I’m very curious. I’d heard rumors about why you really took the role and I really want to put this out there. Was it true that you took the role because you were gonna be promised a Disneyland passport for life?
HANKS: I’m gonna tell you something that’ll blow that right out of the water.
HANKS: I’m gonna tell you why. I’ve already got one. A little thing called Woody. And a little thing called Toy Story 1, 2 and 3. Now I can’t get 30 people in there but I think I can just kind of like – I could go down there right now and just have lunch and spend the day.
Take us all down there.
HANKS: You know, I might be able to get you all in. And you know what I’d do? I’d find a little – there’s actually a little shady spot on Tom Sawyer’s Island. The kids can run around to their heart’s content and you can almost take a nap down there. Just wave to the canoes every now and again.
They probably think you were part of it.
HANKS: Let’s not discount – what do they call it? The slag factor that comes along with – the access – all access pass.
I really was curious though, when you’ve done – you’ve done a lot for Disney with Pixar and now playing Disney.
HANKS: Turner and Hooch.
I wasn’t gonna bring that…
HANKS: Flash. Let’s go back to the beginning.
I was gonna say what are the perks that come with making Disney a lot of money?
HANKS: Oh, that’s interesting. That’s a good question. You know, that’s very – they’re not telling tales out of school. The truth is they were afraid of this movie. One is they sort of had to do it because they had, you know I guess there’s a – legally I think you can make this movie almost anywhere you want to.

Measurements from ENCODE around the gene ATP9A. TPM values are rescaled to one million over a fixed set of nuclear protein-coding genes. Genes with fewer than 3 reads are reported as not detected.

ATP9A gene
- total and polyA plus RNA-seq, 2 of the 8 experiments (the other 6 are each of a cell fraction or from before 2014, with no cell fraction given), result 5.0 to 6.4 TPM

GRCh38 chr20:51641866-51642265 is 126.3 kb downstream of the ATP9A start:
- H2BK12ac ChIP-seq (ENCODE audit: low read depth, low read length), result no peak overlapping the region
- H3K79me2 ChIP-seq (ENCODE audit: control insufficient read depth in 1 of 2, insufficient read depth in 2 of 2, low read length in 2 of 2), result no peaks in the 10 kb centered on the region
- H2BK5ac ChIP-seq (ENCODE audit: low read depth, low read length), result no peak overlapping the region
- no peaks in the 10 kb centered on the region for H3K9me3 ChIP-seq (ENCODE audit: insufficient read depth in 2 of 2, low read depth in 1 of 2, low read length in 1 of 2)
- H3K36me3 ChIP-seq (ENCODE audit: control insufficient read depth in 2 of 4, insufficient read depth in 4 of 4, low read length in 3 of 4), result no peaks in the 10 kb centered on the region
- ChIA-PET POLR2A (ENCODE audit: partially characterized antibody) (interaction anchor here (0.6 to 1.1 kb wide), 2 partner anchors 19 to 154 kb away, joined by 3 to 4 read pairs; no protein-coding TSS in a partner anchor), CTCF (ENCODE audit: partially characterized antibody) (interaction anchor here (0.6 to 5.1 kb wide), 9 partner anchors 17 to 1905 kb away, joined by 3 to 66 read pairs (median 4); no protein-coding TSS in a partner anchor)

HANKS: Yeah, you wouldn’t be able to – but you can call anybody what you want to call it. So that I think between Alan Horn and Bob Iger I think they had some sort of like meeting with you know, I think we have to make this movie. We can’t let somebody else do it. And the way I understand it there was no like parsing this out in order to make it palpable. I mean, Kelly’s screenplay and what Allison wanted to do was the movie that you’re seeing. But, you know, they were – they have a different type of movie that they make now. I mean, all studios do. So a relatively inexpensive movie that’s period, that’s set back in the thing that is about playing songs on a piano in a rehearsal hall and having me dressed up in, you know, one of two different suits. They were going like is anybody gonna care? How do we do this?
It was experimental on what they make these days.
HANKS: Almost, yeah. And yet I always just said, “You guys are nuts. This thing is fantastic and I believe you’re in the business of trying to make fantastic movies. So I think you’re gonna be just fine and dandy.”
Question: I find it really interesting watching Emma play P.L. Travers because she is a writer and Emma’s a really accomplished writer. And you’ve written as well. So you guys play the creative process. It’s not playing. You’ve had those moments, those epiphanies where you see something come together, where you feel a character do something that you didn’t expect or that was what you’d hoped.